But in the same way that it can feel a little discordant when Taylor Swift goes out of her way to extol her love of the homewares section at Target, or makes a point of wearing a $29 cardigan — her gestures at the shared humanity of a love of bargains often wind up highlighting the very yawning chasm of class difference that they're intended to mask — Tosi's fawning adoration of the packaged bounty of the suburban supermarket occasionally ends up revealing too much about the performance of her girly-tomboy, eat-like-a-frat-boy character. Is the woman telling us that a bundt cake made of individually-unwrapped Hershey's Kisses rolled up in four tubes' worth of Pillsbury Crescent Roll dough should serve four to six really the same one who suggests, in her burger recipe, that if you're cooking "for your lady friends" that you might want to serve smaller portions than if you're making the meal for men?

Tosi's taking a page from the Swift playbook: being in the group is more fun than being out of it, so she's hawking the invitation

Selling authenticity is a delicate balancing act. Taylor Swift can push her performance of sisterhood a little far sometimes — her recent Vogue cover, for example, celebrating the bond she shares with her best best friend Karlie Kloss, felt like a lot of commercial pressure to put on a friendship that's barely a year old. In Milk Bar Life, Tosi comes down mostly on the side of the real, but there are occasional off-notes — shoehorned-in catchphrases, or moments where the conversational writing style verges into stilted slang — that jerk the fantasy away. Still, it's clear that the pleasure Tosi takes in the creativity and exuberance of the people who surround her is genuine. She's taking a page from the Swift playbook: being in the group is more fun than being out of it, so she's hawking the invitation. She's bringing us into the shared history of a friend group, giving us a glossary (both figuratively and, on page 250, literally) to the secret languages and inside jokes that both shape and chronicle the characters that populate her Milk Bar life.

It turns out that Tosi and Swift have a real-life connection. Tosi's tight with Kloss, whose philanthropic baked-goods line Karlie's Kookies are produced by and sold at Milk Bar. I have no idea if Tosi and Swift have ever hung out, but I like to think they have, the Doritos-loving pastry chef fitting right in with the cadre of willowy, beautiful cultural powerhouses with whom Swift has surrounded herself. They pile onto the couch in Swift's airy Tribeca penthouse wearing matching nightgowns and eat Milk Bar Life recipes like Kewpie mayonnaise grilled cheeses washed down with some red wine they carbonated themselves in the Soda Stream. They're friends, in an awesome way that's supportive and warm and fun and sure, a little calculated, but also maybe a little subversive. And if you and I read Tosi's cookbook — and listen to Swift's latest album — maybe we can end up being friends with them, too.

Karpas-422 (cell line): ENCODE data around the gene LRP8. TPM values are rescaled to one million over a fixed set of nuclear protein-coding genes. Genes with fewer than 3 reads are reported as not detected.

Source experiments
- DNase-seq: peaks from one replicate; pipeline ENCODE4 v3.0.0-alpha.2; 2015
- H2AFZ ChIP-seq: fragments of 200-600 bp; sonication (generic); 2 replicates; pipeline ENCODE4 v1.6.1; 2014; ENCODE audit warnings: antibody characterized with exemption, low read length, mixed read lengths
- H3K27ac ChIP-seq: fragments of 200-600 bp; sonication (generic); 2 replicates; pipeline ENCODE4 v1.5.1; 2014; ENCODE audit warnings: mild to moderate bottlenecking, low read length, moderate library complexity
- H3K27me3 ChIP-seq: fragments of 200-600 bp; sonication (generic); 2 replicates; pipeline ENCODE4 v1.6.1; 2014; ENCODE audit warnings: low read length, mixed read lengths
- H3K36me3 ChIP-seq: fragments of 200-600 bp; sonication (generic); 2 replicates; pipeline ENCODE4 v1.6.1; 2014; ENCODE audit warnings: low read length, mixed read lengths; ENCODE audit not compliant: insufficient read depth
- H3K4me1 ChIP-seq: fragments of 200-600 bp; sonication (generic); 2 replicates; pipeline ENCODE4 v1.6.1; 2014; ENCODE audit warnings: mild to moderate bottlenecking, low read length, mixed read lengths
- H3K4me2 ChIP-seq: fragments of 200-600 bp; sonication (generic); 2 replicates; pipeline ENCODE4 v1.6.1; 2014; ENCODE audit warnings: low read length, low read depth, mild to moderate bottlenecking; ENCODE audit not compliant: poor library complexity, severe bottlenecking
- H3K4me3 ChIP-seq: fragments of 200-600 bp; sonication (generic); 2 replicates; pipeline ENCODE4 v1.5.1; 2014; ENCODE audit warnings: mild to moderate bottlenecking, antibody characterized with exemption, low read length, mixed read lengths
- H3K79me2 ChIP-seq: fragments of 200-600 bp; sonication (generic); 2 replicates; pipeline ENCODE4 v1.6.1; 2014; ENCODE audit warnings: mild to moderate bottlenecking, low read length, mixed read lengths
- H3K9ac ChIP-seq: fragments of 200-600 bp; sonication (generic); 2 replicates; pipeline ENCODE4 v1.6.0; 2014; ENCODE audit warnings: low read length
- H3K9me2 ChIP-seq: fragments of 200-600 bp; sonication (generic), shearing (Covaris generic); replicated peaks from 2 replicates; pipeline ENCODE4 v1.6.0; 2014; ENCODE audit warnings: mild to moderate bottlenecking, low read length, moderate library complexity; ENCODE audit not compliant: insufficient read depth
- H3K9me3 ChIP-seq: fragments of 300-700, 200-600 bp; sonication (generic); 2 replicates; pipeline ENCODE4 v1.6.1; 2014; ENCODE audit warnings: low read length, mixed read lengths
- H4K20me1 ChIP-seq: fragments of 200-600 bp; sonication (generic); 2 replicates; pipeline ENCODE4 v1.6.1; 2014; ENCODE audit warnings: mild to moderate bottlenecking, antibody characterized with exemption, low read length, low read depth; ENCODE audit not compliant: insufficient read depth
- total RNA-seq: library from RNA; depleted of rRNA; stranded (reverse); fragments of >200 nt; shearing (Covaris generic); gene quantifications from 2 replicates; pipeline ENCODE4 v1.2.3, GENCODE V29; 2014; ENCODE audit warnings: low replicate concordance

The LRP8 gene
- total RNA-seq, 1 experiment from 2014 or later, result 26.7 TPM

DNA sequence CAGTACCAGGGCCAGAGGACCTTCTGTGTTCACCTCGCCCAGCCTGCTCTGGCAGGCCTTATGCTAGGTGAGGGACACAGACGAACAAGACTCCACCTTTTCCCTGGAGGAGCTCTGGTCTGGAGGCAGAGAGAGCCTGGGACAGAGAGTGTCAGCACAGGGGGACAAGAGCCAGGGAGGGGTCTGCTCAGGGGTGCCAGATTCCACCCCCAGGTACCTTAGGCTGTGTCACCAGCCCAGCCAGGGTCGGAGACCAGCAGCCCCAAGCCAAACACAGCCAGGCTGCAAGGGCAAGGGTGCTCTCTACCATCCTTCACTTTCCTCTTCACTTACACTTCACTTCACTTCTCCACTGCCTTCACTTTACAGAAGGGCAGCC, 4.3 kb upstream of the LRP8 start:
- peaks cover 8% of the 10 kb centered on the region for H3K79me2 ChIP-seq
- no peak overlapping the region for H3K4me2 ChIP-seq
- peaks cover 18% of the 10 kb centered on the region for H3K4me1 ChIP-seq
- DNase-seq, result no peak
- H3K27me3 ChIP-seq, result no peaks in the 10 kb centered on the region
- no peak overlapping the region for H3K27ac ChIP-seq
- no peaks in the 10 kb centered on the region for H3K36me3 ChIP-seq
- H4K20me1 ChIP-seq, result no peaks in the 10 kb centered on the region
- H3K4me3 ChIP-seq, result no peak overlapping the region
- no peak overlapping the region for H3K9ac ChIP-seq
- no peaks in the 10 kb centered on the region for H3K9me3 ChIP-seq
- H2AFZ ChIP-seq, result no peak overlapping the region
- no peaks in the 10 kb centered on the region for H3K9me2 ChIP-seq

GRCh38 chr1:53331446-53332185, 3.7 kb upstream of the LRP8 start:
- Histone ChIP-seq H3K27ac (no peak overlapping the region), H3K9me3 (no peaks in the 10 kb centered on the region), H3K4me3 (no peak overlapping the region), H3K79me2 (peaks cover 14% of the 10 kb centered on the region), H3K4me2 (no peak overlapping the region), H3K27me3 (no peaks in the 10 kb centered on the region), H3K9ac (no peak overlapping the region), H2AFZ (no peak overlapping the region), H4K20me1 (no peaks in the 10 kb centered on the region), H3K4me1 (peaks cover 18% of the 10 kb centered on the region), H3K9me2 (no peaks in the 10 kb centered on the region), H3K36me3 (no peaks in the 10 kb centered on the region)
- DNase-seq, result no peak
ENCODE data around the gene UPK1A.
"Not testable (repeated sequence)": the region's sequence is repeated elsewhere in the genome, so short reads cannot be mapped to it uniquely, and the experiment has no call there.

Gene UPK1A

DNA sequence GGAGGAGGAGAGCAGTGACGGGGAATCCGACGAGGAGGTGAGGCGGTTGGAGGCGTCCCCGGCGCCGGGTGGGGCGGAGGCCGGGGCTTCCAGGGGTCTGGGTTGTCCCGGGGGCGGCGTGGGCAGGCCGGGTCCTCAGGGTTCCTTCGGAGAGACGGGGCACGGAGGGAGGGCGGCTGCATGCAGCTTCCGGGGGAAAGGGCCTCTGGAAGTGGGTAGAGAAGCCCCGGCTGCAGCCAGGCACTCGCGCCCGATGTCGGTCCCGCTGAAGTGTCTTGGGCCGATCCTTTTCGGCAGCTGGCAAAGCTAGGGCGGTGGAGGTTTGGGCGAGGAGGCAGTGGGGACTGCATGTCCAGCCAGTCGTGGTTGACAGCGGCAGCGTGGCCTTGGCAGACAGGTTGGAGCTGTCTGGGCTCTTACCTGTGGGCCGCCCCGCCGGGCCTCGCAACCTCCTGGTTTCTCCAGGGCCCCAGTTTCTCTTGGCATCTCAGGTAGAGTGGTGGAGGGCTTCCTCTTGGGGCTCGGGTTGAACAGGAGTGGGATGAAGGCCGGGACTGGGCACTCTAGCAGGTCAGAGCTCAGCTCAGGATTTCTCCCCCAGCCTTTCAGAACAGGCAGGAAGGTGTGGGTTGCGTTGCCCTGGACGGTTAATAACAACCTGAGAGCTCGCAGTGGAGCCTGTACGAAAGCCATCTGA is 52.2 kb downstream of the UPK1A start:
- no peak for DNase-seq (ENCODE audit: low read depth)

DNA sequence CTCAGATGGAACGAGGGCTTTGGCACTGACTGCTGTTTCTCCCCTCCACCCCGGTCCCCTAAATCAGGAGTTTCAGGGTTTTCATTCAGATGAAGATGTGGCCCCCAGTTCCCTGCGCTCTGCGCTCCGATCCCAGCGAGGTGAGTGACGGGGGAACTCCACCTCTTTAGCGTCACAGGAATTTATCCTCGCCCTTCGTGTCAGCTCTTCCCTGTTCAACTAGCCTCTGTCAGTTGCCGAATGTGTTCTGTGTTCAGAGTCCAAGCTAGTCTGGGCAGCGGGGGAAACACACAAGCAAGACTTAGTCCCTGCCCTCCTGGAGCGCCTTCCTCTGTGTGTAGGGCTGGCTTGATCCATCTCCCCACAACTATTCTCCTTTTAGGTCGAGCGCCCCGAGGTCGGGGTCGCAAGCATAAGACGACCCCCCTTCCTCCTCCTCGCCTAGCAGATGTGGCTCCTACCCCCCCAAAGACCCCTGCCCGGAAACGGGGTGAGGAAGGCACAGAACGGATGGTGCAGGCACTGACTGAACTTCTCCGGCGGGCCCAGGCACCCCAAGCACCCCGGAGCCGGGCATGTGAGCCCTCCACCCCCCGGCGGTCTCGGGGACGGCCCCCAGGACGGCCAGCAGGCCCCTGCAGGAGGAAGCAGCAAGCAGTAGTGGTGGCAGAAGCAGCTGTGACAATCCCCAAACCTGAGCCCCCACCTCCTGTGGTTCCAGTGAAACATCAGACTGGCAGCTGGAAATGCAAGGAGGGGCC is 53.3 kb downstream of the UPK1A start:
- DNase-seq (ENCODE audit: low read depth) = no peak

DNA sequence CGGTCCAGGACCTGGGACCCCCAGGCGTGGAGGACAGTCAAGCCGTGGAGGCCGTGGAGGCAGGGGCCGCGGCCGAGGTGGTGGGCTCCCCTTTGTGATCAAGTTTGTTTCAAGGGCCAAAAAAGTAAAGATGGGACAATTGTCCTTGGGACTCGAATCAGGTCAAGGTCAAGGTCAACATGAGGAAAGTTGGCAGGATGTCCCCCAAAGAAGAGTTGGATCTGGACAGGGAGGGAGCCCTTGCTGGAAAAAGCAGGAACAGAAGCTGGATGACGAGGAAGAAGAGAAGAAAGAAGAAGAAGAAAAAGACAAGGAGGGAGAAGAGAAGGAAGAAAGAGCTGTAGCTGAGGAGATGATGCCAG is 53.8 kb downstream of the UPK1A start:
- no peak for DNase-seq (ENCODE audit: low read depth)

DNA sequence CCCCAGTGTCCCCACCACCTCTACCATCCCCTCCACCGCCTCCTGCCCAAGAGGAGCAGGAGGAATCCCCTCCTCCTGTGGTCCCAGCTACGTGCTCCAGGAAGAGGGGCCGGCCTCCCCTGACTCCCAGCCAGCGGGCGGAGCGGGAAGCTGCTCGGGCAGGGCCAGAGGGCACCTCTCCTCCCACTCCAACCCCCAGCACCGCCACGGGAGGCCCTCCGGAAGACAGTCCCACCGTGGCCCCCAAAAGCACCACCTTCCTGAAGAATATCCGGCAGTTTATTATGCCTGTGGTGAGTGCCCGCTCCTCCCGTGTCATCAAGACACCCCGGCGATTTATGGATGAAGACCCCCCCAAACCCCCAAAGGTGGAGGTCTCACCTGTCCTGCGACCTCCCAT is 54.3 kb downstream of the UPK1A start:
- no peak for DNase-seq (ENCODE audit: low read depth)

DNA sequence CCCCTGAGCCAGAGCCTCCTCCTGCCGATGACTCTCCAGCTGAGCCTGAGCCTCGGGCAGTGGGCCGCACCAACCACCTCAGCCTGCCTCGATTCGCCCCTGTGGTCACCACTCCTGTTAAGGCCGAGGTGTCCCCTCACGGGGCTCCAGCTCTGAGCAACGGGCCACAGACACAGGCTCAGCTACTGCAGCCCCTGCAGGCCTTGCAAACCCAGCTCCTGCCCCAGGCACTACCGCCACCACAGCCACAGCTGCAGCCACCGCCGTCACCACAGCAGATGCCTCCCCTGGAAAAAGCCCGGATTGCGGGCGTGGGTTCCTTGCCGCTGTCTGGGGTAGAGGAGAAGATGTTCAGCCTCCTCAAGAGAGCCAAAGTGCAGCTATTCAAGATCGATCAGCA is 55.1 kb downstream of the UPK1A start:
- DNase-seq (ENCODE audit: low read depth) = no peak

Milk Bar Life BY Christina Tosi

Clarkson Potter, April 2015

SKILL LEVEL: Moderate. Recipes are written simply but benefit from prior knowledge of ingredients and techniques.

WHO THIS BOOK IS FOR: Sugar fiends, well-to-do stoners, Momofuku completionists, Taylor Swift fans, women who refer to themselves as "girls," people who like nachos.

WHO THIS BOOK IS NOT FOR: Snobs, anti-snobs.

MORE RECIPES TO TRY: Chicken Puffs (23), Cheesy Onions (35), Sour Cream Cookies (38), The Greta (Sugar Square Cookies) (61), Salt-and-Pepper Cookies (70), Grilled Cheese a la Pauly Carmichael (101), Cookie-Dough Cookie (118), Pickle-Juice-Poached Fish (134), Burnt-Honey Mustard Dip (174), Kimcheez-Its With Blue Cheese Dip (204), Mac-'n-Cheese Pancakes (246).

BUY IT ON: Amazon, Barnes & Noble

BONUS VIDEO: The Spaghettios Sammy from Milk Bar Life

Header photo: Helen Rosner
Interstitial photos: Shutterstock
Milk Bar Life spreads courtesy of Clarkson Potter